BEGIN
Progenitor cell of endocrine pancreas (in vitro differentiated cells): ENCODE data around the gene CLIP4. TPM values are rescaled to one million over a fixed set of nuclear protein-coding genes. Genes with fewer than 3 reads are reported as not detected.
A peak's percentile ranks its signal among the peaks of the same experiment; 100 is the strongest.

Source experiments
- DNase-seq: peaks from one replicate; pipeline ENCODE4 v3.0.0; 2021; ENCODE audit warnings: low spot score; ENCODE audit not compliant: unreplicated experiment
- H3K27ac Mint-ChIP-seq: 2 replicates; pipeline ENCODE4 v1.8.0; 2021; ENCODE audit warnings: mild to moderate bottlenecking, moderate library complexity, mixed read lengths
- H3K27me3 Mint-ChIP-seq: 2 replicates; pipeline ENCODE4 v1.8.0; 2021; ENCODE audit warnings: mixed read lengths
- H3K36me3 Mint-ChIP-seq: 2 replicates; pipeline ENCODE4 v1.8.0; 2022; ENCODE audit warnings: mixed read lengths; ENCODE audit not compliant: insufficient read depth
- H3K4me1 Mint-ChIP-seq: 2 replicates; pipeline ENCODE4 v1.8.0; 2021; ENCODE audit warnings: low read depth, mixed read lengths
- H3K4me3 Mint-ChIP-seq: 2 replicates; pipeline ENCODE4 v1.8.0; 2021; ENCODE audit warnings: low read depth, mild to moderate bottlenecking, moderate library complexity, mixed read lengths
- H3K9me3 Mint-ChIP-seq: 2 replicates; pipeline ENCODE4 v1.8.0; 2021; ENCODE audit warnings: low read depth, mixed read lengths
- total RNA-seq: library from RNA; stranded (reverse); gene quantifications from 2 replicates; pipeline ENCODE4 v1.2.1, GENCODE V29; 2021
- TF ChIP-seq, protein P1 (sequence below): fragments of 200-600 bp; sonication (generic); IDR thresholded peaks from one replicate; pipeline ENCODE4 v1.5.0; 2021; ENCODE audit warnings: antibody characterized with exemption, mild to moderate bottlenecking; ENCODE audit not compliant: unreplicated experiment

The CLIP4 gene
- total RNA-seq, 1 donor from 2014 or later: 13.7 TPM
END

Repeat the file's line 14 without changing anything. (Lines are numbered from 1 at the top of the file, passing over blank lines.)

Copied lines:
- total RNA-seq, 1 donor from 2014 or later: 13.7 TPM